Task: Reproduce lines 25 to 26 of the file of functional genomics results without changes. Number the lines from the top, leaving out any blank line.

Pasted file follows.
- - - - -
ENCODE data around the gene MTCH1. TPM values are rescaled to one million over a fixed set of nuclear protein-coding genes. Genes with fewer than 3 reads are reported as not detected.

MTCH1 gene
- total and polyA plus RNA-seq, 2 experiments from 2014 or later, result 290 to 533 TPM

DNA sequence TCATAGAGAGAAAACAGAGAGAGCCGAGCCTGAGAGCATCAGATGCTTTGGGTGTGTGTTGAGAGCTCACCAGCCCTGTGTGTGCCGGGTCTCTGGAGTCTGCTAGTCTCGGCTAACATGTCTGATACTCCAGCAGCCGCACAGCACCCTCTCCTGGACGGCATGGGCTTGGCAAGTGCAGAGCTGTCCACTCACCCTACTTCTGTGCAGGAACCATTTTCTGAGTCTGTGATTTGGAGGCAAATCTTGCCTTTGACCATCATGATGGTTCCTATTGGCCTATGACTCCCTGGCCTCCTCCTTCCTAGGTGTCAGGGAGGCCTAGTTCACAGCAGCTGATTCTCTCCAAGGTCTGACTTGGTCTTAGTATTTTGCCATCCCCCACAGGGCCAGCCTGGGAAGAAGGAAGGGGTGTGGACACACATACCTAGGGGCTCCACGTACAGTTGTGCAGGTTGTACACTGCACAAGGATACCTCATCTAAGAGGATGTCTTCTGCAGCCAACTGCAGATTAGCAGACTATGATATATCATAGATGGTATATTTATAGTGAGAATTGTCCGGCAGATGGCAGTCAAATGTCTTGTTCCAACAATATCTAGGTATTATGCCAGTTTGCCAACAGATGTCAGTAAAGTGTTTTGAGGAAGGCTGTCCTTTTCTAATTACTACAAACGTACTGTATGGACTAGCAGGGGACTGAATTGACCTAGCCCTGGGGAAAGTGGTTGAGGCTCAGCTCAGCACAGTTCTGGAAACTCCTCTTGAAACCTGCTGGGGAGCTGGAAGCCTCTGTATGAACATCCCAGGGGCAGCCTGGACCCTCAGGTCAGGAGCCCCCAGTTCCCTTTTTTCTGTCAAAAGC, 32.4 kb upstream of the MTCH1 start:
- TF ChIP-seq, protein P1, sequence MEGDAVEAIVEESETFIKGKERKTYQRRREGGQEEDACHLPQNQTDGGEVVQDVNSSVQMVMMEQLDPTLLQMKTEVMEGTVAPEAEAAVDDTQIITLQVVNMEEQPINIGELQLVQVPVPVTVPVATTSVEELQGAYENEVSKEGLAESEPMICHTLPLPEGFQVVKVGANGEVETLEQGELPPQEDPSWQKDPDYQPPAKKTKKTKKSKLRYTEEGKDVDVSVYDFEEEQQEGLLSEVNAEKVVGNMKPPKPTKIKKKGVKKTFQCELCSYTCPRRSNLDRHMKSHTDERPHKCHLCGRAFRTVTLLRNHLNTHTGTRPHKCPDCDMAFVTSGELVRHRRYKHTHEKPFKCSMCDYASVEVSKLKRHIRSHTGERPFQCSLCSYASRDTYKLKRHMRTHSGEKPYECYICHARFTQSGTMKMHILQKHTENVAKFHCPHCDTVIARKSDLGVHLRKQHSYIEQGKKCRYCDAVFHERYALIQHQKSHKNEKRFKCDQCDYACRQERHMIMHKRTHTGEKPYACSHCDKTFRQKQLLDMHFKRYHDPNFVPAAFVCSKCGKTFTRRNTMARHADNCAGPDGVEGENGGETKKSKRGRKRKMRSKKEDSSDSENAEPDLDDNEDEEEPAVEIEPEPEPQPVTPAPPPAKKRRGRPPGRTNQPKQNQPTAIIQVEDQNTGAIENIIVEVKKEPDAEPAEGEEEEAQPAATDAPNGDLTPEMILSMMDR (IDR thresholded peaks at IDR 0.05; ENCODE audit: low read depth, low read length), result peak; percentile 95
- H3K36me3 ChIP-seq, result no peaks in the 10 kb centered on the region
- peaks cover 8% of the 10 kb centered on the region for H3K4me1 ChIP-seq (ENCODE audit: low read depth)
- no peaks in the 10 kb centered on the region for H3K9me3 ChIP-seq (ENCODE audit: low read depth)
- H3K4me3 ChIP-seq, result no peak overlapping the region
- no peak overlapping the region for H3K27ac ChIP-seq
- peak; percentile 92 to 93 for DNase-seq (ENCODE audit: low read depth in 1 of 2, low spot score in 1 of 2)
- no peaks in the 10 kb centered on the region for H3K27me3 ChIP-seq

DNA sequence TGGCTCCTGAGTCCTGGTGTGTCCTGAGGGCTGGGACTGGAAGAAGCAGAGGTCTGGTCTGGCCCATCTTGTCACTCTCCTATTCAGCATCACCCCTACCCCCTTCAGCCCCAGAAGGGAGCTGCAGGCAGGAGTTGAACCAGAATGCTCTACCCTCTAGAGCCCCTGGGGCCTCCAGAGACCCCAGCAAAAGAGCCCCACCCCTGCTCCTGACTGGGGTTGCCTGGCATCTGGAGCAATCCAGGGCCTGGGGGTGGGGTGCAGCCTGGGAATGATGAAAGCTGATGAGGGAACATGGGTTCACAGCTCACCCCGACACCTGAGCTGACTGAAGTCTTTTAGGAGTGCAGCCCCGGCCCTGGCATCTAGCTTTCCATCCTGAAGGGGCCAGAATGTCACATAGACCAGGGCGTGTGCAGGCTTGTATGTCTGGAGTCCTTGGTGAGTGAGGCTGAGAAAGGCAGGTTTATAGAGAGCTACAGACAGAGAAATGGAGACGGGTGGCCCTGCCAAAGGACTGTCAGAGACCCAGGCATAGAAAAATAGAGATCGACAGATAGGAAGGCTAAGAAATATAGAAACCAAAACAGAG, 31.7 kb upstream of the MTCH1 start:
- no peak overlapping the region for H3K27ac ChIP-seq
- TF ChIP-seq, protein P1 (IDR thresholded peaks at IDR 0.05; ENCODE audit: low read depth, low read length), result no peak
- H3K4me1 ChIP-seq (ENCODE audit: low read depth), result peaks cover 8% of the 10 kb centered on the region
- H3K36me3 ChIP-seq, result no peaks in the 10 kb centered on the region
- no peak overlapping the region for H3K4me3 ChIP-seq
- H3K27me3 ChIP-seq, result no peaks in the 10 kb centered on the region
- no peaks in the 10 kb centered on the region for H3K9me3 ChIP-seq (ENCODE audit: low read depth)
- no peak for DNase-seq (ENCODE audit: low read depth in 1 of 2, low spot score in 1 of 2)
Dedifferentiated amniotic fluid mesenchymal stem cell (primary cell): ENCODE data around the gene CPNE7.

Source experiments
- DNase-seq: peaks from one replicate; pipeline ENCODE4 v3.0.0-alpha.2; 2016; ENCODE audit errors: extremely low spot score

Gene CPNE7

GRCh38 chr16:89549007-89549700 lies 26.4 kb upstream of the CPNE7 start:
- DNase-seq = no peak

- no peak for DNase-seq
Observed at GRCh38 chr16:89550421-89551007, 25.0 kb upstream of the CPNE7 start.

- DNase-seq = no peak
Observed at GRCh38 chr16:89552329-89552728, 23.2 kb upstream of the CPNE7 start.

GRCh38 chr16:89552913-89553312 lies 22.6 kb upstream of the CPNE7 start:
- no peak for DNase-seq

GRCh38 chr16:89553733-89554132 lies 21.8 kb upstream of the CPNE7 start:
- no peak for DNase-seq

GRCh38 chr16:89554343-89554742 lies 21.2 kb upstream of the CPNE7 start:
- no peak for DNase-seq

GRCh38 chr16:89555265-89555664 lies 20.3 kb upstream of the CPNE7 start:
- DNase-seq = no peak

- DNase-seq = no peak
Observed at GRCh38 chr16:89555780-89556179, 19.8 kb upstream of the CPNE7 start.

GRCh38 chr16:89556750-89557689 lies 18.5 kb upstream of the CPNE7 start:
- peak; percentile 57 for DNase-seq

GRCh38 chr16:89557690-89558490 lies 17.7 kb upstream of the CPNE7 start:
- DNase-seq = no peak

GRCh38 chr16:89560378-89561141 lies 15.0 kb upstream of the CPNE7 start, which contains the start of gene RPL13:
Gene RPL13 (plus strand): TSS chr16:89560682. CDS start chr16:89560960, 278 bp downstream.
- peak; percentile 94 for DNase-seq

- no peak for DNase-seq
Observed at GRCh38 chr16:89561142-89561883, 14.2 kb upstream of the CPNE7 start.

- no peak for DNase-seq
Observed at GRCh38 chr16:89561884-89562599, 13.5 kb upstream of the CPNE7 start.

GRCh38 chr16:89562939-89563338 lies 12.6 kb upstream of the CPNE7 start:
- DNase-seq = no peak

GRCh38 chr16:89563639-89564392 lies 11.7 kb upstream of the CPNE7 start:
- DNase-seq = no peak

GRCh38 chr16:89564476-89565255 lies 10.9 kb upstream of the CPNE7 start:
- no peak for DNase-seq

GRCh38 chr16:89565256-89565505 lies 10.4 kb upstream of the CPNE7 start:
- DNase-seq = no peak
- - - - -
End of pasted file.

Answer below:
Gene CPNE7

GRCh38 chr16:89549007-89549700 lies 26.4 kb upstream of the CPNE7 start: